Four out of 10 of the poorest U.S. students are accessing remote learning as little as once a week or less, according to a new survey from ParentsTogether, an advocacy group. By contrast, for families making more than $100,000 a year, 83% of kids are doing distance learning every day, with the majority engaged over two hours a day, the survey found.
The nation's schools shut down in-person learning in mid-March, and only a few states, including Colorado, Montana and Wyoming, have experimented with opening classroom doors since then. From the beginning, experts in distance learning warned that it can magnify inequities, with the most able and highly advantaged learners humming along while learners who need more support fall far behind.
ParentsTogether, in its survey of 1,500 of its members across the country, discovered big gaps — both by income levels and between families with and without children in special education. The online survey wasn't a scientifically weighted sample, but it was geographically, racially and socioeconomically diverse.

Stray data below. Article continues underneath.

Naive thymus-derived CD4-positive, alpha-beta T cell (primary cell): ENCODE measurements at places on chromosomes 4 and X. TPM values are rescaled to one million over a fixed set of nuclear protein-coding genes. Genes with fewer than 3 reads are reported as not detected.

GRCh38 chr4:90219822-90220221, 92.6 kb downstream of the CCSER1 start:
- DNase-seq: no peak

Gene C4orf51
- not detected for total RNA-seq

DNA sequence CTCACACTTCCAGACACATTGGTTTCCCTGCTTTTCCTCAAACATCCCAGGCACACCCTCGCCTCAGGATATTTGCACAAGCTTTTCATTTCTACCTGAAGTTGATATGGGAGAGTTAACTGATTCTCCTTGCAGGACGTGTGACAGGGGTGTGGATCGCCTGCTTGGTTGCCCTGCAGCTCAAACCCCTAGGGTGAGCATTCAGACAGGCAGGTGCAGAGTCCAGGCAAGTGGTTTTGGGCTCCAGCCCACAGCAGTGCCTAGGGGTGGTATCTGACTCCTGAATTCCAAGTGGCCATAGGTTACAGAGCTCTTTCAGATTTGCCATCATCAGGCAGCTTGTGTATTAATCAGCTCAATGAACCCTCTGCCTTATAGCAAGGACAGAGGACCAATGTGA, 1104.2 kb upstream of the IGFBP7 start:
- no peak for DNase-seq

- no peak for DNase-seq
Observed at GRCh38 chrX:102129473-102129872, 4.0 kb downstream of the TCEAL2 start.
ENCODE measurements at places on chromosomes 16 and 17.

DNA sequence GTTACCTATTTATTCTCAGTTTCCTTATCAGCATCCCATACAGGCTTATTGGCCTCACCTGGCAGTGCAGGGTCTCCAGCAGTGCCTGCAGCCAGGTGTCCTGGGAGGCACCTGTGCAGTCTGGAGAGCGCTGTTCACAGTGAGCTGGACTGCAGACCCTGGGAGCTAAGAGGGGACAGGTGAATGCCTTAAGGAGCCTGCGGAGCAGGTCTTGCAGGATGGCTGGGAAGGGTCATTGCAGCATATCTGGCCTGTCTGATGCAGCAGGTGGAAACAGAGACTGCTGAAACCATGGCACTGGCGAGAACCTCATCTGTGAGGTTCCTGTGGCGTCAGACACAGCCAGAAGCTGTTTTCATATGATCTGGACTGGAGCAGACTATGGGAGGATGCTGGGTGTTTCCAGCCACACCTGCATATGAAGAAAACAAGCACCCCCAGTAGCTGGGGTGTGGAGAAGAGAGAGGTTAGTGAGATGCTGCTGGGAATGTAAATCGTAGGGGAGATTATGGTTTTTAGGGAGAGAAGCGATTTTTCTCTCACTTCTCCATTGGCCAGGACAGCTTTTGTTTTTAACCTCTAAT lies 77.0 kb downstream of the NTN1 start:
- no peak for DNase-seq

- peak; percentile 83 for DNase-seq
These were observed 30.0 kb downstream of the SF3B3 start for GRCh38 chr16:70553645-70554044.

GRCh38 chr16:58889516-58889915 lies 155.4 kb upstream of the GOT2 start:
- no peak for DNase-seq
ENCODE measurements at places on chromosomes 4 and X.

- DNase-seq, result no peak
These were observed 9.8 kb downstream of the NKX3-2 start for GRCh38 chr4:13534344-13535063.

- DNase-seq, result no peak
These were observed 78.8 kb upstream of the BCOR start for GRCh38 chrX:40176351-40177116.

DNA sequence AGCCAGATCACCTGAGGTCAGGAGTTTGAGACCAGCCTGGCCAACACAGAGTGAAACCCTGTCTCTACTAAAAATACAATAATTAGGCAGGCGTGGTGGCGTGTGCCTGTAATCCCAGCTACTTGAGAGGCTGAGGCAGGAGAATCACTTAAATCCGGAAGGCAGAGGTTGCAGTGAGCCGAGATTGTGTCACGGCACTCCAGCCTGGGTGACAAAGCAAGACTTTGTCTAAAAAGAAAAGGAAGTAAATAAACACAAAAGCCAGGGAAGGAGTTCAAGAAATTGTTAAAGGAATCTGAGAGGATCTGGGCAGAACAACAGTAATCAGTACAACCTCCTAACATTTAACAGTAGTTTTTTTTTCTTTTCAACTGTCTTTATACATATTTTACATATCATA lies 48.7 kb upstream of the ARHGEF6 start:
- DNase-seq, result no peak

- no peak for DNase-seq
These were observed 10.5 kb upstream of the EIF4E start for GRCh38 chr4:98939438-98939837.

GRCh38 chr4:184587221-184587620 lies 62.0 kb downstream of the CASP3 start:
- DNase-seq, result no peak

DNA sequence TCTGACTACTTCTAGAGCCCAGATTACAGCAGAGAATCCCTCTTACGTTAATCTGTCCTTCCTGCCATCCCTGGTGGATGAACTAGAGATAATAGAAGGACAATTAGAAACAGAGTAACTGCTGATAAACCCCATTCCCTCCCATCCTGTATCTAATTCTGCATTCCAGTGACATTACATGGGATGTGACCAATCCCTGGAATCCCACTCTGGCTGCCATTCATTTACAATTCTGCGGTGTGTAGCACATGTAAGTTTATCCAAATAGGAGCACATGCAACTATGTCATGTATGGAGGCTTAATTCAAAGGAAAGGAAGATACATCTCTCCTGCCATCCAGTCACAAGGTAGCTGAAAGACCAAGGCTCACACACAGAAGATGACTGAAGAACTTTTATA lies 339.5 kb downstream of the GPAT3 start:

Similar to what other surveys have found, the lowest-income parents, making less than $25,000 a year were 10 times more likely than families making six figures and above to say their kids are doing little or no remote learning (38% vs. 3.7%).
Some other survey items give clues as to why that might be true.
- 32% of the lowest-income families say their students either don't have a device or have to share it with others such as siblings.
- 11% said their schools didn't offer any distance learning materials. That compares with only 2% of the highest-income households who said the same.
Perhaps not surprisingly, parents from low-income homes, whose children are mostly attending public schools, give remote learning low marks.
- They are twice as likely to say remote learning is going poorly or very poorly (36% vs. 18%).
- They are much more likely to say their kid's work is mostly or entirely busywork (35% vs. 19%).